Should fake vets pay price for perfidy?

New law would make lying about service illegal

Lawmakers are pushing for a new law to penalize impostors who say they earned combat honors while serving in the military.

The first such law, the Stolen Valor Act of 2006, was ruled unconstitutional by the Supreme Court on June 28 on the grounds that it violated First Amendment rights.

Senate Democrats have introduced the Military Service Integrity Act of 2012, which they say will satisfy the Supreme Court by targeting those who lie about military service and honors for financial and personal gain.

Sens. Mark Udall and Michael Bennet, both Colorado Democrats, are co-sponsoring the bill introduced by Sen. Jim Webb of Virginia. Udall also co-sponsored the Stolen Valor Act while serving in the House of Representatives in 2006.

Violators would face a fine and/or six months in prison, or one year in prison if the misrepresentation involves serving in a combat zone or in a special-operations force or being awarded the Congressional Medal of Honor.

Udall said the new legislation will ensure that the honor of those who have served is not exploited by others.

“Allowing individuals to falsely portray themselves as veterans or recipients of highly respected awards, like the Purple Heart, cheapens the sacrifices of actual veterans,” Udall said. “Congress needs to act … to protect the image and integrity of our troops and veterans and to protect taxpayers and voters from those who would profit from their false claims of service.”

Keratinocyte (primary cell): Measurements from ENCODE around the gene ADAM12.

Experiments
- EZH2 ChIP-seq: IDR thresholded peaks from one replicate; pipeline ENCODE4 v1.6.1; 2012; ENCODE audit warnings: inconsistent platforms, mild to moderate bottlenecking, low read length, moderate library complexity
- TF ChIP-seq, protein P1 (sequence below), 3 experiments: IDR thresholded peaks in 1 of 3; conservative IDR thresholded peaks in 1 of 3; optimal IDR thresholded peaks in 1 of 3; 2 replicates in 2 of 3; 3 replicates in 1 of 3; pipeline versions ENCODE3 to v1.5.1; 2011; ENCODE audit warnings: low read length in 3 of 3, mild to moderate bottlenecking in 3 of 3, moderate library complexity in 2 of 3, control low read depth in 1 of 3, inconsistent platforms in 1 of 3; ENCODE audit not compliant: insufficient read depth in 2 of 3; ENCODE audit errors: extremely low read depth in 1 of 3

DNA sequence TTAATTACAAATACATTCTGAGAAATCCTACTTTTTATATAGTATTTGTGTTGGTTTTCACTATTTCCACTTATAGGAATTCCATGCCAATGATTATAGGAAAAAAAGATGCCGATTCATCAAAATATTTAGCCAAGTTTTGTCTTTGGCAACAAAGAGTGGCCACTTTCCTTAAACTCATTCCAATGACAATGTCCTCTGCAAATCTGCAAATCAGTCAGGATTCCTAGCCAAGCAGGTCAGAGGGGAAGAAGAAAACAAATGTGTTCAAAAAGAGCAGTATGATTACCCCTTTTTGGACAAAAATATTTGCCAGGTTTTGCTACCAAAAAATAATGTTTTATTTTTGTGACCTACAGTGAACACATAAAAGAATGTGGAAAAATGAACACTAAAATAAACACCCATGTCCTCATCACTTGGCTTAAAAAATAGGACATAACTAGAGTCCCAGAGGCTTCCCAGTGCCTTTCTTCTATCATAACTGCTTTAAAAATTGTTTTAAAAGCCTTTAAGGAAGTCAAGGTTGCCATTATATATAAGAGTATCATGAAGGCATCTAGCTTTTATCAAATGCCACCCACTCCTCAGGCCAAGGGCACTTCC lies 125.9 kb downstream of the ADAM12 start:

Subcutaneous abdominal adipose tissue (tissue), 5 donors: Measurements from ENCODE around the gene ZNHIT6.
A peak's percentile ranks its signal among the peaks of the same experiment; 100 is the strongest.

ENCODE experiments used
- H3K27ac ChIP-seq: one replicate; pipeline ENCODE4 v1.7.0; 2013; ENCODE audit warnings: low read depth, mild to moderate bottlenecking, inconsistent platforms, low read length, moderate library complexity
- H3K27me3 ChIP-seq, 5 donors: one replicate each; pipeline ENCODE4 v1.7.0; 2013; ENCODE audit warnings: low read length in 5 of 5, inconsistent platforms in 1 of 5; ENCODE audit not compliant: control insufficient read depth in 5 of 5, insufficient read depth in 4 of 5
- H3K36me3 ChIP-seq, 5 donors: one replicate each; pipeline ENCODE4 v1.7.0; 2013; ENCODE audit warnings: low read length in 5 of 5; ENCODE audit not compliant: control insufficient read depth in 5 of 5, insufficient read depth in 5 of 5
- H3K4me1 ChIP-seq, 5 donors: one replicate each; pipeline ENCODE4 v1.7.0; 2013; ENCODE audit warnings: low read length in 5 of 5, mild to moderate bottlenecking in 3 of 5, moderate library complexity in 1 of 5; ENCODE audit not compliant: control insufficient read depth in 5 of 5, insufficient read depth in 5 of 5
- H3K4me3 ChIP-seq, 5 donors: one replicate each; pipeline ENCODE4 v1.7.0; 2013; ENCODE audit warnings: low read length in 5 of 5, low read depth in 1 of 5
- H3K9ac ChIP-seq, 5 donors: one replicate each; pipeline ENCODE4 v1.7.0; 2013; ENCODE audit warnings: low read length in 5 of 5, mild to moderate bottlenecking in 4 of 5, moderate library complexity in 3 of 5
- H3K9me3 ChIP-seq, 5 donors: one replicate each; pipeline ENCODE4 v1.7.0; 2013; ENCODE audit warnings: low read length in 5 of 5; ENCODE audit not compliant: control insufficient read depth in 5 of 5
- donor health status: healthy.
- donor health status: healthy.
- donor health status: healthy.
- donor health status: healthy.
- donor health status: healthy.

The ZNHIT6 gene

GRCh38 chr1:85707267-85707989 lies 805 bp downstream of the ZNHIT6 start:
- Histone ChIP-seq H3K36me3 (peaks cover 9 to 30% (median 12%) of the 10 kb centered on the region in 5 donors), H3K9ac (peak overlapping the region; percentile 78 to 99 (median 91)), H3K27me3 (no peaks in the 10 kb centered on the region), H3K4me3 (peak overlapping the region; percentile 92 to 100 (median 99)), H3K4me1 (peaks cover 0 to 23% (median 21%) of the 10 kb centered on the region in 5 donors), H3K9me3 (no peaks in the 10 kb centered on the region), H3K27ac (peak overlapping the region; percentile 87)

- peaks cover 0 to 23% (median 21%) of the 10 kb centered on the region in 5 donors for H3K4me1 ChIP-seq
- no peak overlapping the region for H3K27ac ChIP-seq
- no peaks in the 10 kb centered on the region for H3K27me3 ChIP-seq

The Military Service Integrity Act would punish people who falsely portray themselves as veterans and use that perception to profit, gain hiring preference or seek elected office, a Udall staff member said. The legislation also would make it a crime to manufacture, sell, attempt to sell, import or export U.S. military decorations or medals designated by Congress for the armed forces, except in cases of lawful regulations.

In October 2011, Senate Republicans introduced their own version of the bill that they say abides by the Supreme Court’s ruling.

“We must defend the valor of those who have served our country, especially those men and women who have earned awards for outstanding service, but that we also must protect the very liberties for which our servicemen and women sacrificed,” Rep. Joe Heck, R-Nevada, said. “The Stolen Valor Act of 2011 would achieve both objectives.”

The Republican Stolen Valor Act of 2011 would punish “whoever, with intent to obtain anything of value, knowingly makes a misrepresentation regarding his or her military service.”

The Democratic bill says someone cannot lie for “tangible benefit or personal gain” – specifically, to obtain government employee benefits; receive employment or a promotion; earn money; affect a court decision; or aid a political campaign.

Under the Republican bill, penalties do not apply to those who receive something of nominal value like “a drink at a bar for telling an embellished war tale,” Heck said.

The Republican Senate bill is identical to Heck’s legislation, and it was introduced in May 2011. The House’s version has bipartisan support, including Reps. Mike Coffman and Doug Lamborn, Colorado Republicans, whereas the two Senate bills are co-sponsored almost entirely along party lines.

Rachel Karas is an intern for The Durango Herald and a student at American University in Washington, D.C. Reach her at

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